by Maryanne Kowaleski
The enrolled and particular customs accounts
There are two main parts to the English overseas customs accounts. The enrolled customs accounts in The National Archives (TNA) in Kew, England in class E356 (with some in E372 and E364) are summary accounts assembled for each customs jurisdiction. They offer total sums collected from the different types of customs assessed in each port, along with notes about customs exemptions or reductions for that year,and the names of the customs collectors for each customs jurisdiction. They are virtually complete from 1279 onwards.
These accounts have been edited and printed in 12 vols in The Enrolled Customs Accounts : (TNA: PRO E 356, E 372, E 364) 1279/80-1508/09 (1523/1524), ed. Stuart Jenks, List and Index Society, vols. 303, 306, 307, 313, 314, 319, 324, 334, 341, 344, 345, 348 (London, 2004-2017).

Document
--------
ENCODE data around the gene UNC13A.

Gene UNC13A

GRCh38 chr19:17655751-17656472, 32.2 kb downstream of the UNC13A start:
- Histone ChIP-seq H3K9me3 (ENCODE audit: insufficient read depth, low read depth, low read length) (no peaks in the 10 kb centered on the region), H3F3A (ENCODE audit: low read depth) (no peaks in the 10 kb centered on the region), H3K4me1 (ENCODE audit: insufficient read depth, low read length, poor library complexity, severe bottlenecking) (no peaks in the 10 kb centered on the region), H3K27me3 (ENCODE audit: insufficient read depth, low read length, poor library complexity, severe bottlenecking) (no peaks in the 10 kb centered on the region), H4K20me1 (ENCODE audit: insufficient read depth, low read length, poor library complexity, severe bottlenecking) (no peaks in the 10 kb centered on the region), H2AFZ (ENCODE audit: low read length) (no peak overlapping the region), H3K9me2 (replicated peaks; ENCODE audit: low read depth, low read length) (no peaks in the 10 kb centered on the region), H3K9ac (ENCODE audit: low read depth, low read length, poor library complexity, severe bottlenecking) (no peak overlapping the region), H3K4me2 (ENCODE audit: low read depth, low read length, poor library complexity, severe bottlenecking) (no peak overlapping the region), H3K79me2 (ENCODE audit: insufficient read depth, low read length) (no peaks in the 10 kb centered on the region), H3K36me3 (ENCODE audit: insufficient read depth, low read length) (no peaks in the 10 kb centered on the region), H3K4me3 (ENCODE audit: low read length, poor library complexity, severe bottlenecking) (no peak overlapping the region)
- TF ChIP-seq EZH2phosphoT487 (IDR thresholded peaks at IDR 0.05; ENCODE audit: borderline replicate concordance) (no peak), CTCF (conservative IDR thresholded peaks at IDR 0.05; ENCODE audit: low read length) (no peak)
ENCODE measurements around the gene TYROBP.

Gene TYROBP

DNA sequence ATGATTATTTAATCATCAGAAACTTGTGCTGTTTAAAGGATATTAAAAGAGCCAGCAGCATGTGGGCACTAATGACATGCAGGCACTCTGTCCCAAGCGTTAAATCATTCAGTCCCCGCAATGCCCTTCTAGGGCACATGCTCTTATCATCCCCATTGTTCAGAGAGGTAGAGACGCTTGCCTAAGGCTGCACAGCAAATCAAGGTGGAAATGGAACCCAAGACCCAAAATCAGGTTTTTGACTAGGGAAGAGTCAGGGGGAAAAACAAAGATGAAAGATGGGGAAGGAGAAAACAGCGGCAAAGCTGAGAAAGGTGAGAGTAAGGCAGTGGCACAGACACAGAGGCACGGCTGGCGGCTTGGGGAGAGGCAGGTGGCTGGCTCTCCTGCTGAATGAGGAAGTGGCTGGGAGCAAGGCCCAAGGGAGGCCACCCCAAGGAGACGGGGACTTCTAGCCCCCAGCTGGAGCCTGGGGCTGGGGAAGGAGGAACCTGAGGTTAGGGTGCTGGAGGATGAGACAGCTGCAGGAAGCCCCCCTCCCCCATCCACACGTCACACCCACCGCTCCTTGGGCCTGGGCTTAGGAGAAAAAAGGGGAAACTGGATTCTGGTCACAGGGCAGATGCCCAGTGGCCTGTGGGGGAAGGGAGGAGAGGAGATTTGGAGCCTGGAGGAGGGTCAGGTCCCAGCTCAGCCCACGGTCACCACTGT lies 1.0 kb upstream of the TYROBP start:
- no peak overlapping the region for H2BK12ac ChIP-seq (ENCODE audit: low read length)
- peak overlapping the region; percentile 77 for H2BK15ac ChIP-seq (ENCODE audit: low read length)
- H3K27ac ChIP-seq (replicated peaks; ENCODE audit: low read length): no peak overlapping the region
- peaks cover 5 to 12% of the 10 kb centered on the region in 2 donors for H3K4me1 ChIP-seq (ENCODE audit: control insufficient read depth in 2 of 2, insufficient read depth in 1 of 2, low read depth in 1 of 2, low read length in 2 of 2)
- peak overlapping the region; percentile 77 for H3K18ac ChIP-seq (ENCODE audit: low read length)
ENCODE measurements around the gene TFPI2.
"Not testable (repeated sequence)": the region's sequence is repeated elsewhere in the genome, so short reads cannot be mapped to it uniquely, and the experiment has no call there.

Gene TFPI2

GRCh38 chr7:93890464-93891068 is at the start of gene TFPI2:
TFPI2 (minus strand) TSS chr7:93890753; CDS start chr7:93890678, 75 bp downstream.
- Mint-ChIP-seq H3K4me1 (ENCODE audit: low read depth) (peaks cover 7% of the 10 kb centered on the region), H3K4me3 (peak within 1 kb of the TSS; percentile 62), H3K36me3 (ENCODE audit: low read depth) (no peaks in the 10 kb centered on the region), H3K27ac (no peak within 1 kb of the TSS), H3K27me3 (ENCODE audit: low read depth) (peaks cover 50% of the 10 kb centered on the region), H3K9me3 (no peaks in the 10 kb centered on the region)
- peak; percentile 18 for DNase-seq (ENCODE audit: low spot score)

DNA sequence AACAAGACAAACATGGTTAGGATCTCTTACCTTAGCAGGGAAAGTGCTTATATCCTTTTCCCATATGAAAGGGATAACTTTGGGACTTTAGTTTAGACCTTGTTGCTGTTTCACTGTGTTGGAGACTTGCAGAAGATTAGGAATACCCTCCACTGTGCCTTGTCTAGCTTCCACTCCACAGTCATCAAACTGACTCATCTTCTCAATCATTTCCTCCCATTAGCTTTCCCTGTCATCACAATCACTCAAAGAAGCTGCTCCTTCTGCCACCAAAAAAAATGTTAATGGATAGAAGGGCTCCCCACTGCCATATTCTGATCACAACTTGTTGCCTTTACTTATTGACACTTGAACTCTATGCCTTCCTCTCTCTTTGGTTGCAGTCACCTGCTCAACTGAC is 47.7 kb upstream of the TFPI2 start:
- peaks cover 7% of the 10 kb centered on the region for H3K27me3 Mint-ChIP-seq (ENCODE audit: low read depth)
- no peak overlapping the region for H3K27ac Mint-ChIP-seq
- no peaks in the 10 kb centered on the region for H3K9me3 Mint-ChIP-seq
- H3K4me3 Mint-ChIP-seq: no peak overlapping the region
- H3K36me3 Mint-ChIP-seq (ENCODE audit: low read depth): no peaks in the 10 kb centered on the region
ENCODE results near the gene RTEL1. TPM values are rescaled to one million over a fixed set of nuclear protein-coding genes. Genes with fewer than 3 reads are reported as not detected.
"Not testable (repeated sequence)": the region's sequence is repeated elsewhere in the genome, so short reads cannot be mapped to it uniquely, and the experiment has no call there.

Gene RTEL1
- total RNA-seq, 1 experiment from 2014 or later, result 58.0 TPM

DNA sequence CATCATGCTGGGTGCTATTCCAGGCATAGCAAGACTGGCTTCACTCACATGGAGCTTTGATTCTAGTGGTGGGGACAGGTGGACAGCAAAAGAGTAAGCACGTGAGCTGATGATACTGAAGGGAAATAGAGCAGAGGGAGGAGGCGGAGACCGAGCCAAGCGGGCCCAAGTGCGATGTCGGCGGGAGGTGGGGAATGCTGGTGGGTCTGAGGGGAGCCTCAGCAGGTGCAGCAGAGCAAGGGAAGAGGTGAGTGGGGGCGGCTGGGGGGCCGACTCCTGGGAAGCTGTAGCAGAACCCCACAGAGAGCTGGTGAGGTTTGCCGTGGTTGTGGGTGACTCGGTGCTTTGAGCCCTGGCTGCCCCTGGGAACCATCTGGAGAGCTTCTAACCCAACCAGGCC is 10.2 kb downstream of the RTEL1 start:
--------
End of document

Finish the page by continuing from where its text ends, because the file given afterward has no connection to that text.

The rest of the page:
The areas covered by customs jurisdictions varied over time, but were usually centered on Boston, Bristol, Chichester, Exeter, Hull, Ipswich, London, Lynn, Melcombe/Weymouth, Newcastle, Sandwich, Southampton, and Yarmouth. For the different seaports within these jurisdictions over time, see E. M. Carus-Wilson and Olive Coleman, England’s Export Trade 1275-1547 (Oxford: Clarendon Press, 1963). The summary figures in this volume for wool and cloth exports were until recently used in all analyses of England’s export trade, but now need to be corrected by the figures in the List and Index Society volumes edited by Stuart Jenks.